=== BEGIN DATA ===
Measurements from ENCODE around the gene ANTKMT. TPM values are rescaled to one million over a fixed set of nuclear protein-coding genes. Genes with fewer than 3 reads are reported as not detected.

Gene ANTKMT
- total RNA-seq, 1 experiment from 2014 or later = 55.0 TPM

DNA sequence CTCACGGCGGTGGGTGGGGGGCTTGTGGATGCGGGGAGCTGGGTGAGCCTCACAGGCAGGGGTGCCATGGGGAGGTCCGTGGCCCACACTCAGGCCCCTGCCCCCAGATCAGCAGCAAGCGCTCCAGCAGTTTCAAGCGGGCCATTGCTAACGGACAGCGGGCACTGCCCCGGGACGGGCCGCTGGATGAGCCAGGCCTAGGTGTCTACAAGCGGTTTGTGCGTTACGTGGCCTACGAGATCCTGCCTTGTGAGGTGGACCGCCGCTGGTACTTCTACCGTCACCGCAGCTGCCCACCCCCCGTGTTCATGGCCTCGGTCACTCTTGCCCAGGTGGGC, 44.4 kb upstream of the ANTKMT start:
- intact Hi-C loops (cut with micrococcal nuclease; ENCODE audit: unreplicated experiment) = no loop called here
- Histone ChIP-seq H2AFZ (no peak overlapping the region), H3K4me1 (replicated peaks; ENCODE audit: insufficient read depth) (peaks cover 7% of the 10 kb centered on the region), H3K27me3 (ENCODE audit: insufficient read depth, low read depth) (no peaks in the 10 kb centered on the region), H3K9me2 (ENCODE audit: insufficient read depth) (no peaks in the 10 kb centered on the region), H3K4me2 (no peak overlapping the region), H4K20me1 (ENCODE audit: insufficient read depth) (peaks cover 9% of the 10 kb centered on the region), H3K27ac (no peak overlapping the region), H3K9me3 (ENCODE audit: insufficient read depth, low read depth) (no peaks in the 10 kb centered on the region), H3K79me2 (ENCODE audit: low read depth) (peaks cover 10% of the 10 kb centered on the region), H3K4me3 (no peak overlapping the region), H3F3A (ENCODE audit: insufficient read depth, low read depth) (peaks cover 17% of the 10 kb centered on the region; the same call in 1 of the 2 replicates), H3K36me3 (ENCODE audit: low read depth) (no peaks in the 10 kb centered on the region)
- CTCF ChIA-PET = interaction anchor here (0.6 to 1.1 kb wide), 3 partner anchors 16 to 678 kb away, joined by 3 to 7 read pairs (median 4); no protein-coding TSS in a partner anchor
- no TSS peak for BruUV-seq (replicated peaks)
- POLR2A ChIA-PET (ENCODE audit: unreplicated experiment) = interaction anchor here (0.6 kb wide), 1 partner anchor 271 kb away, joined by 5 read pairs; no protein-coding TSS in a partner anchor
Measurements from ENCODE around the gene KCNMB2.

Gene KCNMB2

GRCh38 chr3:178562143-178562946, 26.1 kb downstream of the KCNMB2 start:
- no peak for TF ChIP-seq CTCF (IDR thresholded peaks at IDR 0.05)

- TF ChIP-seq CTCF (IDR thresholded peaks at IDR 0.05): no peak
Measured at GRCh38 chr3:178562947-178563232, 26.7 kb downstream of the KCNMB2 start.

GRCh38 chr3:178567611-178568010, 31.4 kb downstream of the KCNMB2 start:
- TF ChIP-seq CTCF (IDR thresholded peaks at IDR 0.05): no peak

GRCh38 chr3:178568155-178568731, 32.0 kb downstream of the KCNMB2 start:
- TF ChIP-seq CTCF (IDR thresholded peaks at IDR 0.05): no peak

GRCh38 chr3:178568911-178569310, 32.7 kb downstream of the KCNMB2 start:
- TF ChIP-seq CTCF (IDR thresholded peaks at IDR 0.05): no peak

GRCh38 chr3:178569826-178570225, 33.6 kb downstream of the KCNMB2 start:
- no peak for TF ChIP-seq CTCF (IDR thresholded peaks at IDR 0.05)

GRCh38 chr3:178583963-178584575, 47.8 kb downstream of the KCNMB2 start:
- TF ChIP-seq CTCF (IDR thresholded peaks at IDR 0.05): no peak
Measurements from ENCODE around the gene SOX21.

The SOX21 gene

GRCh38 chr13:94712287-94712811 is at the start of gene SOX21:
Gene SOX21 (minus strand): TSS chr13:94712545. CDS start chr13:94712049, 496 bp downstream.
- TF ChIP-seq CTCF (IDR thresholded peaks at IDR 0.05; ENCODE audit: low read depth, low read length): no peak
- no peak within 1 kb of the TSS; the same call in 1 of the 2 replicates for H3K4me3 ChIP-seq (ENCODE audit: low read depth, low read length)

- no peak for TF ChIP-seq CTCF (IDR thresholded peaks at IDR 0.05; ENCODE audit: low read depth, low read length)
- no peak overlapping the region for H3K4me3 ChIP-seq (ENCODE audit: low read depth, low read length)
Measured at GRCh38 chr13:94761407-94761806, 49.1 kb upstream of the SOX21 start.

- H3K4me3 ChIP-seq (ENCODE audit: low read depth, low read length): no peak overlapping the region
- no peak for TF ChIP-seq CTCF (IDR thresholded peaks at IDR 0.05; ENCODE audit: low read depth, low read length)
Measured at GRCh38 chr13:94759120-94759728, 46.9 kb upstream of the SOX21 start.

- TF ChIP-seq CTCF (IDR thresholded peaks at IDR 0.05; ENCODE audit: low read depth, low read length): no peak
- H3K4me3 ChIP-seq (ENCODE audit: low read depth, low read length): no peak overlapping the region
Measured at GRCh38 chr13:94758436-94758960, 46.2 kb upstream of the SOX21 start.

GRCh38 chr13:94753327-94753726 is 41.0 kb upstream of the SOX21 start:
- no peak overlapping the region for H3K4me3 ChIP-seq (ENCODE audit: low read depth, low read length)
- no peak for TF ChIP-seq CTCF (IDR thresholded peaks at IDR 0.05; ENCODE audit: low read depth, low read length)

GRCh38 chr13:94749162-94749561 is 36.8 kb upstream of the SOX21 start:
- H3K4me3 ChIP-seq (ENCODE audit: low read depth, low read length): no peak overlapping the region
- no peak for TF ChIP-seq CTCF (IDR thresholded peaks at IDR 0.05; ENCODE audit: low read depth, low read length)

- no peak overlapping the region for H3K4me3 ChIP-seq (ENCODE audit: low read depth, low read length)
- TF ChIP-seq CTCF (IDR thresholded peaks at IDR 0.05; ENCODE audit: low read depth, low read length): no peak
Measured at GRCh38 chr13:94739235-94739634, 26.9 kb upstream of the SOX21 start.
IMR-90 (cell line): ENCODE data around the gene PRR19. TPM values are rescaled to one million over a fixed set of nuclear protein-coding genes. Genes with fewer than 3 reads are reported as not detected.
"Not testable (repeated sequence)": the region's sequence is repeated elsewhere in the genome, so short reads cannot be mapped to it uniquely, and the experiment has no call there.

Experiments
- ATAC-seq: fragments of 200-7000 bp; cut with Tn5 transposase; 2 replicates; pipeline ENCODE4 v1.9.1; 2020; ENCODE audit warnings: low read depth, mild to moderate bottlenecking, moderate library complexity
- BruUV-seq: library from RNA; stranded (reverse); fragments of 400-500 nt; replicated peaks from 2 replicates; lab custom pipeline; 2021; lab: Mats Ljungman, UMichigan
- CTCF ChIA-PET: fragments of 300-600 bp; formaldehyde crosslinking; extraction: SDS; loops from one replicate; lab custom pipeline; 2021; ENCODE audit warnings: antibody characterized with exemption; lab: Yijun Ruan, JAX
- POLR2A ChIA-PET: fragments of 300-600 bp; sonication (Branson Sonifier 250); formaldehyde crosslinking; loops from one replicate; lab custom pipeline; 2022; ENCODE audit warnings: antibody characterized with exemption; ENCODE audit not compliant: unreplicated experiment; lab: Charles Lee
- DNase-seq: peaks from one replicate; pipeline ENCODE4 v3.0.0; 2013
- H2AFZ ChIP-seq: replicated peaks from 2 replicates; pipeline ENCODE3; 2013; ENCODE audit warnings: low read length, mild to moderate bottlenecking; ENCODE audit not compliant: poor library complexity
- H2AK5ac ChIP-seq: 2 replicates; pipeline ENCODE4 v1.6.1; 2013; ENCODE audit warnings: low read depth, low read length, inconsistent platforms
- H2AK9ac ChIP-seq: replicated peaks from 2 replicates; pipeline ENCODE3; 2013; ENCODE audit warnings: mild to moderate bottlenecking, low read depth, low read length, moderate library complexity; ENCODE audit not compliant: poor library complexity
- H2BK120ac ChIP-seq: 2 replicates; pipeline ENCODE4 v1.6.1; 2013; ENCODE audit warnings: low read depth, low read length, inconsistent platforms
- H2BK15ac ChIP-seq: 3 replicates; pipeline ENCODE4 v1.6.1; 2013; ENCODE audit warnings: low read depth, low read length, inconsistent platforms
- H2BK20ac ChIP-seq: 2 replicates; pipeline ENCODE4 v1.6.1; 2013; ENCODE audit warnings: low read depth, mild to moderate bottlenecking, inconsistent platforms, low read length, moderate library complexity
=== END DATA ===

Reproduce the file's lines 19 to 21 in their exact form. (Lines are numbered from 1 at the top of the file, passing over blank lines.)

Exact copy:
- TF ChIP-seq CTCF (IDR thresholded peaks at IDR 0.05): no peak

GRCh38 chr3:178568911-178569310, 32.7 kb downstream of the KCNMB2 start:
- TF ChIP-seq CTCF (IDR thresholded peaks at IDR 0.05): no peak